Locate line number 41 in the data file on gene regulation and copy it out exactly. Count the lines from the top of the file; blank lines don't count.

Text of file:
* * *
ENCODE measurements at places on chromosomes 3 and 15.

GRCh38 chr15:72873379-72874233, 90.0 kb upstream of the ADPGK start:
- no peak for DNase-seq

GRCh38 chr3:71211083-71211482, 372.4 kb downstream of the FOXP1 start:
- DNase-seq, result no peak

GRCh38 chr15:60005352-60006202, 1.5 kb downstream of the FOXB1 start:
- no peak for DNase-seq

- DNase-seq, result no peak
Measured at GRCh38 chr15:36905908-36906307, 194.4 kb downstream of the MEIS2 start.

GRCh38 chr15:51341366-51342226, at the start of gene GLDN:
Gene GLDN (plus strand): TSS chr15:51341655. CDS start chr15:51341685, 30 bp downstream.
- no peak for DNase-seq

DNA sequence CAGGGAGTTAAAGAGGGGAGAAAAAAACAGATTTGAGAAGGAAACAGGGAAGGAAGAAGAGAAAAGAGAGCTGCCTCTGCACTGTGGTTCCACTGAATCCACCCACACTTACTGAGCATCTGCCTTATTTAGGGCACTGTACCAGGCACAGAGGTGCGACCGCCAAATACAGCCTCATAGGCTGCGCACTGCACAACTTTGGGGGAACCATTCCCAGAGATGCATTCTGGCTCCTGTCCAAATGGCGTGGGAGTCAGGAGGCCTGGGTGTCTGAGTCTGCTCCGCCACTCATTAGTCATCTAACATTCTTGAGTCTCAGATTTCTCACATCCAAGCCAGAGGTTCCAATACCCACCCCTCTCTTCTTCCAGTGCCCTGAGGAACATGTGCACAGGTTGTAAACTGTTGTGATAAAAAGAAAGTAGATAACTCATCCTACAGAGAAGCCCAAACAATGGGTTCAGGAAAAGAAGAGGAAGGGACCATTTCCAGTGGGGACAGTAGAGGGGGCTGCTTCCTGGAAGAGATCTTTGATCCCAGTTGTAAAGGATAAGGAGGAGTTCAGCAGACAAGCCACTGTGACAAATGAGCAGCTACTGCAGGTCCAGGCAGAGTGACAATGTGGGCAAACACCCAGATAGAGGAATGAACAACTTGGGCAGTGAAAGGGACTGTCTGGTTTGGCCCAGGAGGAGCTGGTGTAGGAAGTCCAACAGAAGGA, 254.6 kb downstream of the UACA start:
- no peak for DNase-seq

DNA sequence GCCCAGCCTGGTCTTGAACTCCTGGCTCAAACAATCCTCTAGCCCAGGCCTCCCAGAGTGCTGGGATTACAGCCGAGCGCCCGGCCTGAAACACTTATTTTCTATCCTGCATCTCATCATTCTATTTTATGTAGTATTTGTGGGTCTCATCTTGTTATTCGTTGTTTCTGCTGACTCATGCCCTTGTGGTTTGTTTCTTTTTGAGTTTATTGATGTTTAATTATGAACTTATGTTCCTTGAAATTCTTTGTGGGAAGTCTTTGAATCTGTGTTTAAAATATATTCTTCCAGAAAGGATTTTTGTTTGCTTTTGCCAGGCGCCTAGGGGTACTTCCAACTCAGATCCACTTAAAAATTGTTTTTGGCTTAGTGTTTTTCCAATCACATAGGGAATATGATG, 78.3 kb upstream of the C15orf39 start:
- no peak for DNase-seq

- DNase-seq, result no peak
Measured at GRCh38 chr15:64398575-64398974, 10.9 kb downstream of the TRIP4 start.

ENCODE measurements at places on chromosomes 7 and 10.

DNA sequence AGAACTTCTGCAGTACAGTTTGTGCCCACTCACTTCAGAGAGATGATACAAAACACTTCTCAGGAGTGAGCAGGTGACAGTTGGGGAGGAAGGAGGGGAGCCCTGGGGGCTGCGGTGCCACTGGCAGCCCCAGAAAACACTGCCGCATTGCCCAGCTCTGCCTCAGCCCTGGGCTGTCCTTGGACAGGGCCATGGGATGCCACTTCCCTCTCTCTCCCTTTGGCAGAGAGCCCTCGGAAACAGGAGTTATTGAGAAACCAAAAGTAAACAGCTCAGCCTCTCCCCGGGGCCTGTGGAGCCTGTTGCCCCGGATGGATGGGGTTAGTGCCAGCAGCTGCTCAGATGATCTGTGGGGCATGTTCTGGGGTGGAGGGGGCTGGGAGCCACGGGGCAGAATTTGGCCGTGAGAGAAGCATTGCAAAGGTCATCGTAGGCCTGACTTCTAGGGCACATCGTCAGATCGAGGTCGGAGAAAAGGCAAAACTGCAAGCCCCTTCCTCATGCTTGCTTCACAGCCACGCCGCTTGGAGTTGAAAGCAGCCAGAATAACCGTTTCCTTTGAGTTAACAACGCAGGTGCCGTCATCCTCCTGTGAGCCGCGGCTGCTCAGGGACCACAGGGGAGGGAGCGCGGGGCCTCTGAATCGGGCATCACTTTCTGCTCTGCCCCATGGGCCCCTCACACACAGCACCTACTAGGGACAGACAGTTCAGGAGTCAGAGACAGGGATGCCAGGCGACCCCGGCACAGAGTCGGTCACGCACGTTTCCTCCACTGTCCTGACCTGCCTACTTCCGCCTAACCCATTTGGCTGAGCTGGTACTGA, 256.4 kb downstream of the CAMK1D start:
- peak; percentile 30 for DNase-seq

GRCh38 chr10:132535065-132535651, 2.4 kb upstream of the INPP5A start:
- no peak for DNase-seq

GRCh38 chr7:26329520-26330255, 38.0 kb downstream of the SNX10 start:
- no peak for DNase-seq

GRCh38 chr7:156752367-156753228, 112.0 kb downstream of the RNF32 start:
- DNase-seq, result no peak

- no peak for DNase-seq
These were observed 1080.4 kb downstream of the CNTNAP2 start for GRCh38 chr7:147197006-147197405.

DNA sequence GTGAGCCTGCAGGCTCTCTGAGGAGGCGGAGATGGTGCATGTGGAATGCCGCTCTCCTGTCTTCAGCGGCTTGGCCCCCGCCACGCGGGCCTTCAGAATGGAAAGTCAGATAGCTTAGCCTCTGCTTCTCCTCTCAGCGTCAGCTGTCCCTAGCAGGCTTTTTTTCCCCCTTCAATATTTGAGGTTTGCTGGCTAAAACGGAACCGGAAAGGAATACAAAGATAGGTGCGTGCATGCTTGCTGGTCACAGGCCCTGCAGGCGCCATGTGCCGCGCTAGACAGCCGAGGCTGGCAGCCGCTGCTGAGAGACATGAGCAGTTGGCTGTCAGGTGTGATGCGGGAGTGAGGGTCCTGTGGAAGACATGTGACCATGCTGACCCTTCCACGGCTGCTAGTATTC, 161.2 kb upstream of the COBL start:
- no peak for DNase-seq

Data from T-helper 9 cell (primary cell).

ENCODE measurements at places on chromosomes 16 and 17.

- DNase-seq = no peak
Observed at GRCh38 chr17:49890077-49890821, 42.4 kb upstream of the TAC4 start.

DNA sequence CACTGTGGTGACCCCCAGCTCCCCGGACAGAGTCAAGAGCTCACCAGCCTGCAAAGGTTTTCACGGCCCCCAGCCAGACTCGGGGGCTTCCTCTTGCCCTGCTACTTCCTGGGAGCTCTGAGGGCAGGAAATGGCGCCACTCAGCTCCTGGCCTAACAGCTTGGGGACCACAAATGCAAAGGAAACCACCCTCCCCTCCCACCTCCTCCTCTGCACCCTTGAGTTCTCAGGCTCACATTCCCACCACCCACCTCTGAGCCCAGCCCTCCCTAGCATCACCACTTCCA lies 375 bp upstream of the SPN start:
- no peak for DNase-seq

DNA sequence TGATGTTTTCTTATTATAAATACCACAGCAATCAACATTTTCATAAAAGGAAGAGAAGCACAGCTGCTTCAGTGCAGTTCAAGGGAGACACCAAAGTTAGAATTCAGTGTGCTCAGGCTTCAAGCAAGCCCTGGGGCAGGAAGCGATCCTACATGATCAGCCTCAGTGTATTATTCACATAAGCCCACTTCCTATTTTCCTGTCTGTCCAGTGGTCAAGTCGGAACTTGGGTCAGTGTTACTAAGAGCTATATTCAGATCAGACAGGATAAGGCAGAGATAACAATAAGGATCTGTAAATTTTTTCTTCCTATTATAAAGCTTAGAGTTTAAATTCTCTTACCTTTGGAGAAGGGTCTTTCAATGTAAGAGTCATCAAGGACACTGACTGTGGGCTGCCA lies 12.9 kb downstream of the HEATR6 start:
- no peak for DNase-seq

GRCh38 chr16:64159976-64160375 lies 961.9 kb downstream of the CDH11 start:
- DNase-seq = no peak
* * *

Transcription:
- DNase-seq = no peak